Lindsey Hodgen-Kelly-softball is in her blood

Lindsey Hodgen-Kelly grew up with athletics in her blood.

Her mom was an athlete, her father was a baseball coach, and her older brother pitched his high school team to a class 2A State Championship. Naturally, she grew up wanting to participate in sports and has been playing softball since she was old enough to swing a bat.

This season, Lindsey, a 5-8 senior, majoring in psychology, will be trying to swing the Brigham Young University softball team out of mediocrity and into the Mountain West Conference spotlight. The task will not be easy as the Cougars are only in their second season of NCAA Division-I play. However, according to Kelly, the BYU program is no longer a secret and will not be a surprise team this season.

"My dad is a baseball coach and my older brother played baseball, so I spent a lot of time at baseball games," Kelly said. "I have been playing since I was big enough to swing a bat."

Although Kelly has participated in other sports throughout her life, she has always loved softball. In high school, she played basketball for four years and volleyball for two, and was even an honorable mention all-conference basketball selection her senior year.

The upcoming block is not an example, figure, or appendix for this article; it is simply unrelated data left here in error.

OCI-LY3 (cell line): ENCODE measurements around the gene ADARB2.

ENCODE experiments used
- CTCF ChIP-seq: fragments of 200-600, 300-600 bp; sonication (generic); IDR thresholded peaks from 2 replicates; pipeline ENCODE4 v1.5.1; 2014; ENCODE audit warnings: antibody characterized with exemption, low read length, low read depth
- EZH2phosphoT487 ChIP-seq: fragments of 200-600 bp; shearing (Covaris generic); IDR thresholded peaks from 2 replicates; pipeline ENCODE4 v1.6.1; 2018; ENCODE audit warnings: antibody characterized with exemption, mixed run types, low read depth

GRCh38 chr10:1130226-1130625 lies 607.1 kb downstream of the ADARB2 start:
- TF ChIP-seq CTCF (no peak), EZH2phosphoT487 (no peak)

"Softball has always been my favorite sport," Kelly said. "It is the toughest sport I have ever played. I knew it was my favorite sport because I have always looked forward to practices. I enjoy practice and being outside when it is warm. I love it (softball) no matter what. I never liked basketball practice, I just liked to play in the games," Kelly remembered, laughing.

Tucker, Lindsey's older brother drove her to be a better player. "He motivated me because he was so good at everything, but I wanted some of the spotlight, too," Lindsey said. "He was such a good role model, not only because he was naturally gifted, but because he was also so mentally strong."

Kelly garnered many awards in her high school softball career, including being a three-time all-conference selection, an Offensive Player of the Year and an all-star selection. All those awards pale in comparison to what happened to her during her junior year of high school.

Before her junior year in high school, Lindsey had no prior knowledge of The Church of Jesus Christ of Latter-day Saints or BYU. "I had two friends who were members of the church, but I didn't know anything," she recalls. "All I knew is that Mormons have lots of kids, go to church all day Sunday, and drive minivans.